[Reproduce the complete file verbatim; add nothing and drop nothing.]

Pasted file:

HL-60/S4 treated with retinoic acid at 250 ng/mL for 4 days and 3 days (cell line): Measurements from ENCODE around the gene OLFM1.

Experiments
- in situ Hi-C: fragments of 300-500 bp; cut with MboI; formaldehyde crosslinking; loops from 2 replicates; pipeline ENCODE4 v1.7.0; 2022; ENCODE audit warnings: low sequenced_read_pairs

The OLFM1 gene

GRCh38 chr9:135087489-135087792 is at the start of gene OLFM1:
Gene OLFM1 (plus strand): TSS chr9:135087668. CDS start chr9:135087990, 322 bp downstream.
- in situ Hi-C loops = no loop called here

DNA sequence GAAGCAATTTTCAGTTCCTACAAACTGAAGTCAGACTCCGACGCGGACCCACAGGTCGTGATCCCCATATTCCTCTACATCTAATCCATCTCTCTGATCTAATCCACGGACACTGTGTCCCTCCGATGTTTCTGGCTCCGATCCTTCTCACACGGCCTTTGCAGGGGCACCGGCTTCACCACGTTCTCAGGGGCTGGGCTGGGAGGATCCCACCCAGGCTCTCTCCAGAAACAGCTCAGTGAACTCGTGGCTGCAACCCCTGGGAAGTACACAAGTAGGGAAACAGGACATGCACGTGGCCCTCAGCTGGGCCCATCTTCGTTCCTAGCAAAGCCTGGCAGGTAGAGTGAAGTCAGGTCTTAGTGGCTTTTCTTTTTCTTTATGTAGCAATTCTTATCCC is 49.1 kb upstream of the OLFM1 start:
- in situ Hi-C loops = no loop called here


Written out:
HL-60/S4 treated with retinoic acid at 250 ng/mL for 4 days and 3 days (cell line): Measurements from ENCODE around the gene OLFM1.

Experiments
- in situ Hi-C: fragments of 300-500 bp; cut with MboI; formaldehyde crosslinking; loops from 2 replicates; pipeline ENCODE4 v1.7.0; 2022; ENCODE audit warnings: low sequenced_read_pairs

The OLFM1 gene

GRCh38 chr9:135087489-135087792 is at the start of gene OLFM1:
Gene OLFM1 (plus strand): TSS chr9:135087668. CDS start chr9:135087990, 322 bp downstream.
- in situ Hi-C loops = no loop called here

DNA sequence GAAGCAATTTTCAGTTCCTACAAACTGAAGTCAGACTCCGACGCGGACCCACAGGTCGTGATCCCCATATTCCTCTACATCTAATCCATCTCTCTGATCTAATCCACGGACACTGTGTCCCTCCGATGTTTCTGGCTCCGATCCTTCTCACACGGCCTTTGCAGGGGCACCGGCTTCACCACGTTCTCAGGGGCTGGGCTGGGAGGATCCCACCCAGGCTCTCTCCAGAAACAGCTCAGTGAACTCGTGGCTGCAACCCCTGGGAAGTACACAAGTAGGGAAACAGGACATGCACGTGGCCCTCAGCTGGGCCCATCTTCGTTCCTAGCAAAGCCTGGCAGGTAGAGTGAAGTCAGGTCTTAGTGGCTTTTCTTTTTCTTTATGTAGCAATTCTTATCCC is 49.1 kb upstream of the OLFM1 start:
- in situ Hi-C loops = no loop called here